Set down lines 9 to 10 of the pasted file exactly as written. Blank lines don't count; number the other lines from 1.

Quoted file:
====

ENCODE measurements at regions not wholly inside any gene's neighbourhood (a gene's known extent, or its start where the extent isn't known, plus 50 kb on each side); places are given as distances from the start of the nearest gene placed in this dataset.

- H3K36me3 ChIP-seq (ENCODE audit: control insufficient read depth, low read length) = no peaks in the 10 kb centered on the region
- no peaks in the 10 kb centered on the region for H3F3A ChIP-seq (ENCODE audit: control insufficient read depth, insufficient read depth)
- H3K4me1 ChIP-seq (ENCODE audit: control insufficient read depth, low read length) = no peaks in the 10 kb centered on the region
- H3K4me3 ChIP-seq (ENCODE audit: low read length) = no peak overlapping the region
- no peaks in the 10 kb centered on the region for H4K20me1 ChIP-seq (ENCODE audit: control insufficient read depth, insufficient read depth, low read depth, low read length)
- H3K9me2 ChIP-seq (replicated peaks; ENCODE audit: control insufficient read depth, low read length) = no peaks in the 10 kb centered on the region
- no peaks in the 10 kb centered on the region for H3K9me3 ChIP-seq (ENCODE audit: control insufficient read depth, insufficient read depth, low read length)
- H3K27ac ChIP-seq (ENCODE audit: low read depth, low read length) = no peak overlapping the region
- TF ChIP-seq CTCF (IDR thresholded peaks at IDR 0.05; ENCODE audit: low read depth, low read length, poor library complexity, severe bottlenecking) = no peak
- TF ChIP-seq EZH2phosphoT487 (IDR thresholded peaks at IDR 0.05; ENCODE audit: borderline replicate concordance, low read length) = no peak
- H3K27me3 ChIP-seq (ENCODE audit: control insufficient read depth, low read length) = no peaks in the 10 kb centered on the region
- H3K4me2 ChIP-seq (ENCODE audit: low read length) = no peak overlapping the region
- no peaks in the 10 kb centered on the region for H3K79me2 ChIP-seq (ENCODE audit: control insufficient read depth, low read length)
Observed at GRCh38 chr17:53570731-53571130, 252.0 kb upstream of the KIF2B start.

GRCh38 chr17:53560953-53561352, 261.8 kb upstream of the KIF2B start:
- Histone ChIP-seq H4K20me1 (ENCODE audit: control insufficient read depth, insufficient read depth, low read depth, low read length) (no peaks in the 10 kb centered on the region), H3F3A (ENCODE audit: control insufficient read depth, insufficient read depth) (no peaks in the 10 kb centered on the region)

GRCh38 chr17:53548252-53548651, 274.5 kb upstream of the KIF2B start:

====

- H3K27ac ChIP-seq (ENCODE audit: low read depth, low read length) = no peak overlapping the region
- TF ChIP-seq CTCF (IDR thresholded peaks at IDR 0.05; ENCODE audit: low read depth, low read length, poor library complexity, severe bottlenecking) = no peak